Linking geological and health sciences to assess childhood lead poisoning from artisanal gold mining in Nigeria.
In May 2010, at the request of the Nigerian Government through the U.S. Embassy in Abuja, a CDC emergency response team visited with TG two heavily affected villages, Dareta and Yargalma, to assess and help treat lead poisoning, characterize sources and routes of exposure to lead and other toxicants, and mitigate lead exposures (Dooyema et al. 2012). Using handheld X-ray fluorescence spectrometers (XRF) (Innov-XSystems, Woburn, MA, USA; and Thermo-Scientific Niton, Billerica, MA, USA) [U.S. Environmental Protection Agency (EPA) 2007], Dooyema et al. (2012) measured extreme concentrations of soil lead (often > 100,000 ppm) and soil mercury (up to 4,600 ppm). They found that surviving children < 5 years old had blood lead levels (BLL) up to 370 [micro]g/dL--extraordinary levels given that the CDC recommends BLL be < 5 [micro]g/dL (CDC 2012). Dooyema et al. (2012) also found elevated blood manganese levels up to 41 [micro]g/L, with 66% of samples above their cited 7.7-12.1 [micro]g/L reference range. In October-November 2010, CDC and TG field teams assessed 74 additional Zamfara villages (Lo et al. 2012; von Lindern et al. 2011), finding evidence of ore processing and/or lead contamination in more than half the villages and identifying 1,500-2,000 additional children < 5 years old as lead poisoned and in need of treatment.
Observations made by and photographs taken by the field teams indicated there were opportunities for exposures to lead and other contaminants in all stages of mining and processing [MSF 2012; von Lindern et al. 2011; see also Supplemental Material, Figure S1A-C (http://dx.doi.org/10.1289/ ehp.1206051)]. Quartz (crystalline silica)-rich veins in bedrock (Garba 2003) were mined by hand from near-surface workings. At the mines, ores were sorted into "gold" and "lead" ores based on visual absence or presence of shiny gray lead sulfides. "Gold" ores were transported in cloth bags to villages, where families purchased them for processing. Initial processing involved breaking down the ore using hammers. Broken ore fragments were then ground using mortars and pestles or gasoline-powered flourmills, which were also used to process grain, spice, and herb foodstuffs when not used for ore grinding. The mechanized grinding generated large amounts of dust. Ground ores were then sluiced and washed near village water sources to concentrate gold particles. These concentrates were amalgamated with liquid mercury by hand in cooking pots. Waste waters and solids produced by sluicing and amalgamation were either disposed of nearby or reprocessed. The gold-mercury amalgam was smelted in open fires to volatilize the mercury. Some ore processing and storage of ores in porous cloth bags occurred in family compounds near where children ate, played, and slept. Younger children were often present during processing, and older children worked at the processing. Soils contaminated by sluicing and washing wastes were used to make adobe bricks for building construction.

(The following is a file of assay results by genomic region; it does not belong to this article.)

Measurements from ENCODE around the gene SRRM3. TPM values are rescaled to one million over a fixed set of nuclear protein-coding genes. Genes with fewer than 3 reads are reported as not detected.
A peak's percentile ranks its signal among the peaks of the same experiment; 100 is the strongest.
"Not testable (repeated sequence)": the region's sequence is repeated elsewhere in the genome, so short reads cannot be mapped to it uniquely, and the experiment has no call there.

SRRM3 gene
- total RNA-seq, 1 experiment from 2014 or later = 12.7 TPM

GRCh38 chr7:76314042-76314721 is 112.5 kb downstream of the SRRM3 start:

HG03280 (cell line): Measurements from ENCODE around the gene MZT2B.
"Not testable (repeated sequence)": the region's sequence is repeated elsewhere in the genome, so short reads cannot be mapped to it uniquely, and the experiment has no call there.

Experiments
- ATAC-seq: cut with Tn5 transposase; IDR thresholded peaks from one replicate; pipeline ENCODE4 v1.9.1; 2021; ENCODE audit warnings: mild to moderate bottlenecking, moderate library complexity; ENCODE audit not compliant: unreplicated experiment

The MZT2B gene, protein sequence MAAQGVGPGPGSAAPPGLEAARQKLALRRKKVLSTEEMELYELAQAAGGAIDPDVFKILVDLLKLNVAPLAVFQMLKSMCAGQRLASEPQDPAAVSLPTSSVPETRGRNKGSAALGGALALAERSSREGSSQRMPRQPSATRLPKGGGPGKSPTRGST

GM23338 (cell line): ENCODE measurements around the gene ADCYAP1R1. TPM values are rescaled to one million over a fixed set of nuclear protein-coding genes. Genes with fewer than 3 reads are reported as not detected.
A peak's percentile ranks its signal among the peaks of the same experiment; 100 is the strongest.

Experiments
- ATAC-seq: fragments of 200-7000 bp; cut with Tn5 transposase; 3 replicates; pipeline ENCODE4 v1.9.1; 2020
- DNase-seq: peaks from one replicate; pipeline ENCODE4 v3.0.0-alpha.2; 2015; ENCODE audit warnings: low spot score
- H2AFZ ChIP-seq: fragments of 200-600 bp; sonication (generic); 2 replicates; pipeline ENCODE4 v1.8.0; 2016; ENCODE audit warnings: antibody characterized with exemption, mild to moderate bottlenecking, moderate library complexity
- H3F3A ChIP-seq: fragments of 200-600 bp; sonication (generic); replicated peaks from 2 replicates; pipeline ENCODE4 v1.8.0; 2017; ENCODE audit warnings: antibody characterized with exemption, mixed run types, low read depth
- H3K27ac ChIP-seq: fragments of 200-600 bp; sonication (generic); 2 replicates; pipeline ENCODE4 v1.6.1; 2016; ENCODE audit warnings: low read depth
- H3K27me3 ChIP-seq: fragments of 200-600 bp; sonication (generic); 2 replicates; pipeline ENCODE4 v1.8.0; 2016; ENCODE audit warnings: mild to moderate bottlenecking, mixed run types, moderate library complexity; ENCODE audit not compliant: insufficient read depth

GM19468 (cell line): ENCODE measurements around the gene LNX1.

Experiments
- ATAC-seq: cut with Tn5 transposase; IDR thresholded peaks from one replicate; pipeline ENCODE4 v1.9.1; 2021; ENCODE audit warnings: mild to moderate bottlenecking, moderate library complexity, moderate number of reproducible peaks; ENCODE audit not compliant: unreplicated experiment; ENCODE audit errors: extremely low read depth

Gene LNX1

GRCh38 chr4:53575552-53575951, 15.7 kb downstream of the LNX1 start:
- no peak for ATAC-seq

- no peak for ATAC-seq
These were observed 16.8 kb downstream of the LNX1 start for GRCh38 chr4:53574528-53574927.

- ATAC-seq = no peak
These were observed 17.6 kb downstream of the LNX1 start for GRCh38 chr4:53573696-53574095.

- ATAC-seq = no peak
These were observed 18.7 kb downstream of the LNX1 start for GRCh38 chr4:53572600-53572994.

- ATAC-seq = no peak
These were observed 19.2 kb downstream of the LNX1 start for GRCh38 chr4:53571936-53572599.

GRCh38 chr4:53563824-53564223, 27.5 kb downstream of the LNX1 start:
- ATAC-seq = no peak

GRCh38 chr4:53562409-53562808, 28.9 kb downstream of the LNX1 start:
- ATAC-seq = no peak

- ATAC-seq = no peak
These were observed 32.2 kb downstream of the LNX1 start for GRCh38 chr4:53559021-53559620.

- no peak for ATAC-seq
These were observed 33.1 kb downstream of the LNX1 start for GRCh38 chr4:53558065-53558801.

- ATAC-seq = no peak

The CDC/TG field teams collected an extensive suite of raw (unprocessed) ore samples, ore samples from various processing steps, composite soil samples within and outside villages, and "sweep" samples of dust and loose soils from dirt floors in family compounds near where children ate or slept (Dooyema et al. 2012). TG obtained samples of raw and processed grain, spice, and medicinal herb foodstuffs from residents' household supplies or from local public markets.